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Meta unveils V-JEPA AI model that improves training by learning from video

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Meta Platform Inc.’s AI research division has released a new artificial intelligence model today that makes crucial steps in AI training that advances learning by interpreting video information similar to the way that humans understand the world.

The model, named V-JEPA, or the Video Joint Embedding Predictive Architecture model, works differently than large language models in that it uses images rather than words and it is a non-generative model, meaning that it doesn’t use the entire image all at once. A generative model would attempt to compare every pixel in every frame to every pixel, whereas V-JEPA attempts to use abstract concepts such as trees, people, animals and objects along with their relationships to each other to learn.

The project was spearheaded by Meta’s vice president and chief AI scientist Yann LeCun, who proposed the original JEPA model in 2022.

“V-JEPA is a step toward a more grounded understanding of the world so machines can achieve more generalized reasoning and planning,” LeCun said. “Our goal is to build advanced machine intelligence that can learn more like humans do, forming internal models of the world around them to learn, adapt, and forge plans efficiently in the service of completing complex tasks.”

Because V-JEPA doesn’t need to ingest and analyze every pixel for every frame of a video, the model can improve training efficiency by a factor of 1.5 to 6 times, the researchers said. It can also be trained entirely with unlabeled data. Labels are only required to prepare the model for a particular task after pre-training. This means that it can be prepared with videos before curation of the objects and subjects in the data are labeled, meaning that labeling isn’t a bottleneck.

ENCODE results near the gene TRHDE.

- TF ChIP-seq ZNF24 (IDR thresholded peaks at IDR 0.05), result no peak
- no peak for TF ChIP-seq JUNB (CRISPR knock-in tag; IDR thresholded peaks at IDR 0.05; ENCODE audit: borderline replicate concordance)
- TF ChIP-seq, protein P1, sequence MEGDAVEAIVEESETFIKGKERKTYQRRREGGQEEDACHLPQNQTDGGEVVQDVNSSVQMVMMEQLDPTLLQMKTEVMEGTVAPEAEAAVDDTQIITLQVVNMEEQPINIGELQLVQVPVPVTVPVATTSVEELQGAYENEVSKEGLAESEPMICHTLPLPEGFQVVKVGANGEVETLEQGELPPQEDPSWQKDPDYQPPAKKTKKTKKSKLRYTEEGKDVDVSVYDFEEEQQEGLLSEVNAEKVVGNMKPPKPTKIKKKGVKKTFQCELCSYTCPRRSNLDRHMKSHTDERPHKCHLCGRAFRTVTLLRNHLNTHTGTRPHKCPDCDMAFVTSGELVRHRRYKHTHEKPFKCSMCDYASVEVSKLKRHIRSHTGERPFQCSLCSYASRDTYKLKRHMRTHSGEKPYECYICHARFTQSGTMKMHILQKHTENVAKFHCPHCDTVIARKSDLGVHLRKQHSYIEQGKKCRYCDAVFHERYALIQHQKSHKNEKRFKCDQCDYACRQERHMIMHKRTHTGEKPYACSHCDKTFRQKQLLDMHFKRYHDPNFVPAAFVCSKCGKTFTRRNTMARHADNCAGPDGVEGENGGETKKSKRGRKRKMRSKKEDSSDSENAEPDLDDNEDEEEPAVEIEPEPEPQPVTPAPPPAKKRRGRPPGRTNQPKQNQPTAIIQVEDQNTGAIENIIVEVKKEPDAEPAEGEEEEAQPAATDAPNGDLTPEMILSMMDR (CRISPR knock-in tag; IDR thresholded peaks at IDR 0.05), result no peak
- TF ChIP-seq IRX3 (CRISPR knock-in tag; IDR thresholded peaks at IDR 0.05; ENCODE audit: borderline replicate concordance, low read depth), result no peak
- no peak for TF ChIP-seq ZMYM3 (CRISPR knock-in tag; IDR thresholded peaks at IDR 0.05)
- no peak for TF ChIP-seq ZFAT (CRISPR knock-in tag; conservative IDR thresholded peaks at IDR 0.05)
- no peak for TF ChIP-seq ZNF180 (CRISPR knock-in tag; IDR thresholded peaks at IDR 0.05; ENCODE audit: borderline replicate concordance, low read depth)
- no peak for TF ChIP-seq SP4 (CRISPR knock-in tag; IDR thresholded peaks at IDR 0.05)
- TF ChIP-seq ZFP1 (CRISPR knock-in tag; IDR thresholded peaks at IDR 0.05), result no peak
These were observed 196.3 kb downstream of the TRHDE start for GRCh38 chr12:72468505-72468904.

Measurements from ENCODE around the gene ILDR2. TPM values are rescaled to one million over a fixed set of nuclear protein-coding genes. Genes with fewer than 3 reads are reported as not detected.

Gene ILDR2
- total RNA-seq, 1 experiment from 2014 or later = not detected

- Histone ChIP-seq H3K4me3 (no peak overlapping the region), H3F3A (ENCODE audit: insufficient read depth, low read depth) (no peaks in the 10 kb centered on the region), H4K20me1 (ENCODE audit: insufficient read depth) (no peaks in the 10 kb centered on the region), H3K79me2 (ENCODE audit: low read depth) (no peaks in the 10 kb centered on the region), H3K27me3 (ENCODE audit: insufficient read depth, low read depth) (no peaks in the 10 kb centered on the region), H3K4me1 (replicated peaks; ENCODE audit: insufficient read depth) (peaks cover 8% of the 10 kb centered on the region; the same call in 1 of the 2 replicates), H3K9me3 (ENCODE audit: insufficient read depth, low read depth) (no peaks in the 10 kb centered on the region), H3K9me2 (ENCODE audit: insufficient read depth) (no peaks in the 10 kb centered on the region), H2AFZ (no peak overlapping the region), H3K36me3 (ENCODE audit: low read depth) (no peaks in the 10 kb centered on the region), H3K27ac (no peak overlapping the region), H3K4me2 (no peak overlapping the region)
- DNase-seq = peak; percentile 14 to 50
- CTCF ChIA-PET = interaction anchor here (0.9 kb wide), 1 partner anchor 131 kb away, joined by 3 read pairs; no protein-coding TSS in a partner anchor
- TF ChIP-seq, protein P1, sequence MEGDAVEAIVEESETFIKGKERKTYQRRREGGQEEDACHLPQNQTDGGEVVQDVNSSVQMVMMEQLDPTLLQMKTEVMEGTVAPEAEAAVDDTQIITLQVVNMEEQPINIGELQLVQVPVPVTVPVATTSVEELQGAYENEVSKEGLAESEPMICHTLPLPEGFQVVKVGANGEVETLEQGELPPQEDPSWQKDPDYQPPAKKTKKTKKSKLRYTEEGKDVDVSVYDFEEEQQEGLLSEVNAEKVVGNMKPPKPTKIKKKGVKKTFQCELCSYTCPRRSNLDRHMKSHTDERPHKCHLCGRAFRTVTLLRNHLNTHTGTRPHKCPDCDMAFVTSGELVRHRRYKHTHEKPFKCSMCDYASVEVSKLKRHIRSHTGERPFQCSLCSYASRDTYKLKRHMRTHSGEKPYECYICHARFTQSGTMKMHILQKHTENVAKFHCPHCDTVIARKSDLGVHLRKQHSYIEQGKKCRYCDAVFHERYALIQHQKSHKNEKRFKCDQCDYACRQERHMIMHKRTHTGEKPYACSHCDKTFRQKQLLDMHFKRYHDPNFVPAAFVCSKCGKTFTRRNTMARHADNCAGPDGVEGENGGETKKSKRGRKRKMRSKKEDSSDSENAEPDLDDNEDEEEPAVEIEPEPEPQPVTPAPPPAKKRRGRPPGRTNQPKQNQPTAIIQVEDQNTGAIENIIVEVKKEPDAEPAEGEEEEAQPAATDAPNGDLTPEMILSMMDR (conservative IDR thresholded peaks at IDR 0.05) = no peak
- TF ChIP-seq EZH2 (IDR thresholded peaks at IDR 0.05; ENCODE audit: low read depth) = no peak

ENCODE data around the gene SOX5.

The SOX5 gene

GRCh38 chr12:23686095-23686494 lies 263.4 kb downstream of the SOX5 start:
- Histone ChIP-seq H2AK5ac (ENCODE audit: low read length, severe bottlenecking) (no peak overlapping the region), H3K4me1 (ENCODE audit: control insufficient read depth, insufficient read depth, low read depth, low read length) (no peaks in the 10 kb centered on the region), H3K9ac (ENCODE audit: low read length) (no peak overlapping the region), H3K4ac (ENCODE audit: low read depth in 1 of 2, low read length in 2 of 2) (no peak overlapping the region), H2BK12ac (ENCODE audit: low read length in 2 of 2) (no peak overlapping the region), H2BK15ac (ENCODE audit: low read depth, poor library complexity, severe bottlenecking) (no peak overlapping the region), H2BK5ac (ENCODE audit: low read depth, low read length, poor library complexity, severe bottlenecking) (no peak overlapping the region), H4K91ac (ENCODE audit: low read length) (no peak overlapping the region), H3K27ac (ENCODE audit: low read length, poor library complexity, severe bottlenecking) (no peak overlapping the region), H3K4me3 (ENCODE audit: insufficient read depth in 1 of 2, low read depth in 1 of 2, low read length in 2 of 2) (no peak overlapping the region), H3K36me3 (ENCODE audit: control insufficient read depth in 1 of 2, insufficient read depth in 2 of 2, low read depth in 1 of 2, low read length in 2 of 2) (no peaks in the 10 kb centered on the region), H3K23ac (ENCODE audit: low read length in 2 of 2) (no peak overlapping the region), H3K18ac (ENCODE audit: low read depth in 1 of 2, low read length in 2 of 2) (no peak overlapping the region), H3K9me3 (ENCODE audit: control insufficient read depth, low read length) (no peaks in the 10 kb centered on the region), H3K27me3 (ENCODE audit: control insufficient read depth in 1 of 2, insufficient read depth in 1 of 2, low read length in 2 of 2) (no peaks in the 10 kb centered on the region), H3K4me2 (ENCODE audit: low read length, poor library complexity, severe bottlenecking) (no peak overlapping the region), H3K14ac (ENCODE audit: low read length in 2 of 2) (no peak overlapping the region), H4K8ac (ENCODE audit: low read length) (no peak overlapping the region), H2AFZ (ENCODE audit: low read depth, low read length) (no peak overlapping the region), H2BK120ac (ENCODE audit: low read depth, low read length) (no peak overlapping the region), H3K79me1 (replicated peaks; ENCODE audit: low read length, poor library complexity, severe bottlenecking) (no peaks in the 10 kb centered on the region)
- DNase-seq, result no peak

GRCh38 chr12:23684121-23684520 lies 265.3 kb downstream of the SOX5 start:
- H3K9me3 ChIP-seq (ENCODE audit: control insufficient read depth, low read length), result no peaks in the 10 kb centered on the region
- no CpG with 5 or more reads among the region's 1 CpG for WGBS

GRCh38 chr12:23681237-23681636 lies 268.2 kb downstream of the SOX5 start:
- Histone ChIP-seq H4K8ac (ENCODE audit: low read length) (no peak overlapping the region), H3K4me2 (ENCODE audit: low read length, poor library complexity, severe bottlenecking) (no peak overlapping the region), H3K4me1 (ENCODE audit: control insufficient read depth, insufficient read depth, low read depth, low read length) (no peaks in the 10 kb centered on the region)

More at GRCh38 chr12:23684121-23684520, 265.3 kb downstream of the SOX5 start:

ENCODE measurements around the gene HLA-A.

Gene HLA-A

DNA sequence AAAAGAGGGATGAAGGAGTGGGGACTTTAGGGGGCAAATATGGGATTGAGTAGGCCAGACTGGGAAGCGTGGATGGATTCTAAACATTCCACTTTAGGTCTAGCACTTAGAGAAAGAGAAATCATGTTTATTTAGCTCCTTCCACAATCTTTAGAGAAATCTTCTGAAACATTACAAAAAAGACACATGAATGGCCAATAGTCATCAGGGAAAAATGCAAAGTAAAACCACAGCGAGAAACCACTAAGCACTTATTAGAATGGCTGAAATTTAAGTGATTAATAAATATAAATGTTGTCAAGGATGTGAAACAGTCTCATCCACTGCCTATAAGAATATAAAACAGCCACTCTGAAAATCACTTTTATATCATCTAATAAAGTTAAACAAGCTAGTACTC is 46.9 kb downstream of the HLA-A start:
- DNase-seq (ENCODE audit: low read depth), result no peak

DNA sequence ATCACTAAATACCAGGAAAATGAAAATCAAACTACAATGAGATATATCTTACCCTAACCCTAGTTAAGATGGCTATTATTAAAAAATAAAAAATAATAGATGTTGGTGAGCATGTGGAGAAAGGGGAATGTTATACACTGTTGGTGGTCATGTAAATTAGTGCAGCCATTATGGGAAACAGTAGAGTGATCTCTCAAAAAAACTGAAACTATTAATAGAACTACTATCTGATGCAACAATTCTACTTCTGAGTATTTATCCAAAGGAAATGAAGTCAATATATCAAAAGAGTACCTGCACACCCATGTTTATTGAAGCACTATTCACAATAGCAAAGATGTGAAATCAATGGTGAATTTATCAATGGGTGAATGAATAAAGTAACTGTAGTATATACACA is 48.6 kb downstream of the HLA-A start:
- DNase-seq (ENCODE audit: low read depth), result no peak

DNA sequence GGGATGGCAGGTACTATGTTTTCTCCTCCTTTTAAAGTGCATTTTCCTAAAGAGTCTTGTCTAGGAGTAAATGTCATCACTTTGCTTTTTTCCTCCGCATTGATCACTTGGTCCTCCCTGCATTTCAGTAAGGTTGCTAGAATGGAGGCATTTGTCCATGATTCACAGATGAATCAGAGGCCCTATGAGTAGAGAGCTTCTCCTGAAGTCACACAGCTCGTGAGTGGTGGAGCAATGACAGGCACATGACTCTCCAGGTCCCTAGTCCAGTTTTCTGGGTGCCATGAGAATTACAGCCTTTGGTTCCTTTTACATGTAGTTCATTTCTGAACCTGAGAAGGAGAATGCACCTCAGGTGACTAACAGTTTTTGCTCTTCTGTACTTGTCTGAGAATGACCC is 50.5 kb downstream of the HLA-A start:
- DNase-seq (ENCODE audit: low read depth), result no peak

As part of model training, large portions of a video are “masked out,” or hidden from it during training. This means that it has to predict what’s happening underneath the hidden sections. This is similar to the way that a human infant might learn when a person leaves their field of view to retrieve a ball and then returns. This allows the model to develop a logical understanding of how objects interact.

The researchers said that the model works best with “fine-grained object interactions and distinguishing detailed object-to-object interactions that happen over time.” As an example, the model can tell the difference between someone passing by to pick up a pen, putting it down or picking it up and pretending to put it down but not doing it. However, it’s only good at short time scales, maybe around 10 seconds – increasing the time that the model can make predictions is the next step.

Right now, the “V” in V-JEPA only stands for “video,” which means that the model can only address the video content of videos, it’s not capable of understanding audio spoken in videos. The researchers said that they are considering adding this capability in the future to add additional context to its capabilities.

The Meta researchers said that with its capabilities of being able to observe abstract visual activity, the model would open up opportunities for future embodied AI, such as much smarter AI agents that behave even more like people.

As mixed and augmented reality becomes more mainstream and AI agents are capable of seeing what people are doing and appear as lifelike characters in people’s living rooms, being able to watch someone chop vegetables or interact with their smart TV could make them superior helpers. For example, if someone is attempting to cook their favorite meal and picks the wrong ingredient from the cupboard, V-JEPA could quickly tell and help find the right one.

To help researchers and developers build on the new model and start developing quickly, the Meta researchers said that they’re releasing the new model under a Creative Commons license so that it can be extended. It is available today in a GitHub public repository.

Image: Pixabay

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